NASHVILLE, Tenn. (WTVF) — One down, one more to go.
That's the message from Enough is Enough-Tennessee, a group of women activists who have targeted men behaving badly in the Tennessee legislature. The most recent: House Speaker Glen Casada.
They say, if lawmakers come back into special session to elect a new House Speaker, they want Republicans to expel another one of their own, Rep. David Byrd, who's accused of sexual assault.
Wednesday, one of the men who could be the next House Speaker, Rep. Bill Dunn of Knoxville, told the women he believes Byrd's accusers.
"We're all coming to together to say enough is enough - enough is enough in the state legislature," activist Aftyn Behn told NewsChannel 5 Investigates.
On Tennessee's Capitol Hill - where the bravery of men is forever memorialized in bronze, the contributions of women seemingly forgotten - the group is trying to make their own history.
"This campaign has been spearheaded by the most fierce women I have ever met, the most fierce rural women, survivors of sexual abuse," Behn said.
On Wednesday, a day after Casada announced plans to resign after a text messaging scandal, the women of Enough is Enough returned to the halls of power, hoping to find the powerful now willing to listen.
Their mission, declared from a billboard just south of downtown, called for Tennessee Republicans to "finish the job" and expel Byrd.
In their arsenal: a recording where the Waynesboro Republican apologized to one of the three women who have accused him of sexually molesting them 30 years ago when they played on his high-school basketball team.
"There was obviously a culture of sexism and racism in the state House and just removing one person doesn't ensure that that culture is eradicated completely," said Enough is Enough activist Ashley Massey.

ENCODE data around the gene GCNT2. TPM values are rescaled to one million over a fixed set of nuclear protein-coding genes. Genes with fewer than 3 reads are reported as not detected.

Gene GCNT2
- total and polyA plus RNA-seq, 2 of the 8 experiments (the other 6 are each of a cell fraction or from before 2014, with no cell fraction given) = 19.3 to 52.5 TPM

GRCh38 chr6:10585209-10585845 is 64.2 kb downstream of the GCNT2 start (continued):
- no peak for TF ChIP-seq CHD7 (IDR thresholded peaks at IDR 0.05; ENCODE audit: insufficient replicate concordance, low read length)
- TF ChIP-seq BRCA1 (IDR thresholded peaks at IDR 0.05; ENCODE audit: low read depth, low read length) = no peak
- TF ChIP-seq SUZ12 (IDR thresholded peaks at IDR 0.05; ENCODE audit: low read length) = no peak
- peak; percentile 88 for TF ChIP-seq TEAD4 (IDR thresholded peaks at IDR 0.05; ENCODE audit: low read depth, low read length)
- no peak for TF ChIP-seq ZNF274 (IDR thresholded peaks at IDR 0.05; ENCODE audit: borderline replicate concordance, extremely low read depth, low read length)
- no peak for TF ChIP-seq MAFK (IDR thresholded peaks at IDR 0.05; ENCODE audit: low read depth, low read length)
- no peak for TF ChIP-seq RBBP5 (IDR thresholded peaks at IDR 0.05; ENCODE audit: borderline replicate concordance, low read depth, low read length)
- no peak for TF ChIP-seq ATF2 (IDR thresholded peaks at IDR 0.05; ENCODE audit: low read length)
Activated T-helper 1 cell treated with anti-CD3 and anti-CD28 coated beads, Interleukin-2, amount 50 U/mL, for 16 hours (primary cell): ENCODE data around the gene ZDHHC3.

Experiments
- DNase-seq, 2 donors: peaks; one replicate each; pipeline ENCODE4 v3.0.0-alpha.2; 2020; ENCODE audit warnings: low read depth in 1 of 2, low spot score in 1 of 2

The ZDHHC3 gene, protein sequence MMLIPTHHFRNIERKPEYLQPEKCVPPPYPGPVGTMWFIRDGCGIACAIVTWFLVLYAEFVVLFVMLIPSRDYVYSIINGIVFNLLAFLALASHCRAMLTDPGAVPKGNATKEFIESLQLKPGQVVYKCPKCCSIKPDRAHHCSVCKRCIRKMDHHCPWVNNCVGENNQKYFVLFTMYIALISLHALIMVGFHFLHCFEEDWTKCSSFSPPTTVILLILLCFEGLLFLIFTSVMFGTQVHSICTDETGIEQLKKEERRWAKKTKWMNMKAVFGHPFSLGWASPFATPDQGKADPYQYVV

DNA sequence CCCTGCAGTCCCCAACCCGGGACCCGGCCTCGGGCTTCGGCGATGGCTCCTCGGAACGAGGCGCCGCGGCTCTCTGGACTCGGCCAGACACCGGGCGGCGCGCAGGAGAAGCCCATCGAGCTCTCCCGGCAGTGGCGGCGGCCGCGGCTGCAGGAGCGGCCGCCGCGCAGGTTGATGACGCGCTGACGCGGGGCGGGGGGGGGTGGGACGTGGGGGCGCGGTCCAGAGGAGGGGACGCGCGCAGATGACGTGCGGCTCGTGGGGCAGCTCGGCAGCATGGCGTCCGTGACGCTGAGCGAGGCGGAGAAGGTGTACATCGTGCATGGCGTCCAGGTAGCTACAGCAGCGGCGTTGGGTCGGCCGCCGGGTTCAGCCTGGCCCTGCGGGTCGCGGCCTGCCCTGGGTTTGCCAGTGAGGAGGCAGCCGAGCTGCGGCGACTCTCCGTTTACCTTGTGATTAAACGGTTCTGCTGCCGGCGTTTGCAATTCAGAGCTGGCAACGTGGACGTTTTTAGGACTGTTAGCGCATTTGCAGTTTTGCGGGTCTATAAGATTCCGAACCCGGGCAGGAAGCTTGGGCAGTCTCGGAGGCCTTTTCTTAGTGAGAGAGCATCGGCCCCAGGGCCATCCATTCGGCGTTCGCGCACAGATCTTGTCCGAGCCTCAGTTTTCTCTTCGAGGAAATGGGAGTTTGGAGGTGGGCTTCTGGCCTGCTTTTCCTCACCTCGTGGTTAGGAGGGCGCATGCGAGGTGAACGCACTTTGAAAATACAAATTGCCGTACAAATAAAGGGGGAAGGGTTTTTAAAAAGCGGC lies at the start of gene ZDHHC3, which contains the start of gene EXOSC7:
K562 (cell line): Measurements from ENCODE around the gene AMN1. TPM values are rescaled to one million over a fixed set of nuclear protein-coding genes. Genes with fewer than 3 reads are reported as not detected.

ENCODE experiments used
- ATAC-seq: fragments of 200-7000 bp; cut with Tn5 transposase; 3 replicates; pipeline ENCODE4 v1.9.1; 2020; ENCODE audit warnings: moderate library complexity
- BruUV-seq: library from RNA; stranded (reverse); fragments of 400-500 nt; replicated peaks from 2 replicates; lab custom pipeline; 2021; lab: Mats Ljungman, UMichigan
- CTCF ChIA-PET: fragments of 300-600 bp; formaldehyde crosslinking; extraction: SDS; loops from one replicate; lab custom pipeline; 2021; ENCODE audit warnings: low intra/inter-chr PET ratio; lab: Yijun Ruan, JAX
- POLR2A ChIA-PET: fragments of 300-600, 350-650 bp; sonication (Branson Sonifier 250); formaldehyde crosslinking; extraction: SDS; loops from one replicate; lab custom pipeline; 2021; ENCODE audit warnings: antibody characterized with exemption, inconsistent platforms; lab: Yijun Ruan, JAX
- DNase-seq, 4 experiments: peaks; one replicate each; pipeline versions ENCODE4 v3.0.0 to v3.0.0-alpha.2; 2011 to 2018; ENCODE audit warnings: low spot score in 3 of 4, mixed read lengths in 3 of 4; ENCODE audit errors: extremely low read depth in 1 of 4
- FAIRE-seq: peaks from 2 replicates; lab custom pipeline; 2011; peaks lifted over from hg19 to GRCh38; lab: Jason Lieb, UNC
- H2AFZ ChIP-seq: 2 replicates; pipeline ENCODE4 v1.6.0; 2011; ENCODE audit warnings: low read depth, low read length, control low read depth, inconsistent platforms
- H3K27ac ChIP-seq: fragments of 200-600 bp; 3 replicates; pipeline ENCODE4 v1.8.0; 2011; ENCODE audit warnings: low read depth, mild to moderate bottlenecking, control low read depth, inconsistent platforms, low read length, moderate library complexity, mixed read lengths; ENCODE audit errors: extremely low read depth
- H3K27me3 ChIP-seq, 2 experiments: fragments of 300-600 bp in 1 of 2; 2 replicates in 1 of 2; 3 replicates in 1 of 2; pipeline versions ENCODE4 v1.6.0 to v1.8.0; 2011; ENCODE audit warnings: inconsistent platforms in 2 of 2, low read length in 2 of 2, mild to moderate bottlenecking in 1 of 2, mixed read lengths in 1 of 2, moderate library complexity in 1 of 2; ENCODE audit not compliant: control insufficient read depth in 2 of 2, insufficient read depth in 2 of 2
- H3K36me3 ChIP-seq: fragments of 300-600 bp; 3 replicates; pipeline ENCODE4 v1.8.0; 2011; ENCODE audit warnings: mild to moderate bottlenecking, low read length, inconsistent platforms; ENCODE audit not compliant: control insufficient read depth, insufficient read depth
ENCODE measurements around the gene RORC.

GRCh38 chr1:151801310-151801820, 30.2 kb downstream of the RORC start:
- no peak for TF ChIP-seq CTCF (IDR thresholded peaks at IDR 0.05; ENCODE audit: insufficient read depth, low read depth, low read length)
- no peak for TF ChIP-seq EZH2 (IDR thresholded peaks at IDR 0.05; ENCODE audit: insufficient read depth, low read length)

Their first visit was to Dunn, who serves as Speaker Pro Tem and could be next in line to become Speaker of the House.
"The reality is, it is a good ol' boys club - it really is," said Rep. Gloria Johnson.
The Knoxville Democrat knows the struggle well.
While Casada stood with Byrd - appointing him to chair an education subcommittee and suggesting his accusers were liars - Johnson stood with the protestors.
Then, during the debate over the Republicans' fetal heartbeat bill, Johnson tried to propose an amendment to allow abortion in the case of rape and incest.
Casada left her standing for the entire debate, refusing to even recognize her.
"He said it was retaliation for me being involved with those protesters," Johnson told NewsChannel 5 Investigates.
But, unlike the situation with the governor, where the protesters engaged in a sit-in just to get him to meet with them, Dunn welcomed the activists inside.
And when the meeting was over, the women dropped by Johnson's office with news.
"I think that one of the first things that Representative Dunn said was that he believes the women, that he's listened to the partial recording and he doesn't see a way how you cannot believe them after listening to that," Massey reported.
Behn was also cautiously optimistic.
"It was the first time that I have actually felt listened to by a male within the state legislature. Wow!" she said.
Dunn later told the Associated Press, “I believe something happened and what happened was bad.”
The Knoxville Republican told the AP that it's the Speaker's job to investigate those allegations.
“There have been two questions. Are the women credible? That answer is yes. The second question is what next, should he resign?” Dunn said.
“I’m not the speaker, but I think the speaker should take the lead on this issue. This is something that has to be addressed.”
Behn and Massey said that, as Republicans try to find a replacement for Casada, they'll try to meet with every single candidate who wants to be Speaker.
And if the House comes back into special session, they'll also target Byrd.
"We remain steadfast that if there is a special session that David Byrd is expelled. We remain steadfast in that request and demand," Behn said.
And that, they say, is a battle worth fighting.
"I think these women have made a difference," Johnson said. "I think they will continue to make a difference."
Dunn declined a request for an on-camera interview.
But he did say, by telephone, that he believes "serious conversation and thought needs to be put into the best approach going forward," not ruling anything out.
View NewsChannel 5's full investigation: